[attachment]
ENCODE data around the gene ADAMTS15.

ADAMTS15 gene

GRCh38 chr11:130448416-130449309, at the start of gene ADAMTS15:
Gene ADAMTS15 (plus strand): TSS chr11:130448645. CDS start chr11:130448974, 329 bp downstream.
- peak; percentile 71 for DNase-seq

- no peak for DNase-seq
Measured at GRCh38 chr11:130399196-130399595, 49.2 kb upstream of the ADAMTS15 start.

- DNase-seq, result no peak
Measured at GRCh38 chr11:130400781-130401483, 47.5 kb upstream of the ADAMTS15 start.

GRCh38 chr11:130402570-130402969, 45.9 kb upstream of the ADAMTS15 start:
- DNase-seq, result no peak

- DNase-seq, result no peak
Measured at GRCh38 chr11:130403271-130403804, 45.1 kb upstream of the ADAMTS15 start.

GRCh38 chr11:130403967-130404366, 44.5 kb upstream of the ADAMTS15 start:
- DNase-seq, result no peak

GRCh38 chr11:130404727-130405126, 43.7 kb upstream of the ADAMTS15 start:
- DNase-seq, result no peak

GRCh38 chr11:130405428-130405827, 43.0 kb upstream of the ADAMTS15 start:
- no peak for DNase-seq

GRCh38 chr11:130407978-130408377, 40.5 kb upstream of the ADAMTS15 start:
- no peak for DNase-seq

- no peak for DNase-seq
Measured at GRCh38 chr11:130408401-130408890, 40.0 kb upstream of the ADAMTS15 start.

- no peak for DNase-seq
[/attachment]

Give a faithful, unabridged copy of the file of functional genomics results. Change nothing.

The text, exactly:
ENCODE data around the gene ADAMTS15.

ADAMTS15 gene

GRCh38 chr11:130448416-130449309, at the start of gene ADAMTS15:
Gene ADAMTS15 (plus strand): TSS chr11:130448645. CDS start chr11:130448974, 329 bp downstream.
- peak; percentile 71 for DNase-seq

- no peak for DNase-seq
Measured at GRCh38 chr11:130399196-130399595, 49.2 kb upstream of the ADAMTS15 start.

- DNase-seq, result no peak
Measured at GRCh38 chr11:130400781-130401483, 47.5 kb upstream of the ADAMTS15 start.

GRCh38 chr11:130402570-130402969, 45.9 kb upstream of the ADAMTS15 start:
- DNase-seq, result no peak

- DNase-seq, result no peak
Measured at GRCh38 chr11:130403271-130403804, 45.1 kb upstream of the ADAMTS15 start.

GRCh38 chr11:130403967-130404366, 44.5 kb upstream of the ADAMTS15 start:
- DNase-seq, result no peak

GRCh38 chr11:130404727-130405126, 43.7 kb upstream of the ADAMTS15 start:
- DNase-seq, result no peak

GRCh38 chr11:130405428-130405827, 43.0 kb upstream of the ADAMTS15 start:
- no peak for DNase-seq

GRCh38 chr11:130407978-130408377, 40.5 kb upstream of the ADAMTS15 start:
- no peak for DNase-seq

- no peak for DNase-seq
Measured at GRCh38 chr11:130408401-130408890, 40.0 kb upstream of the ADAMTS15 start.

- no peak for DNase-seq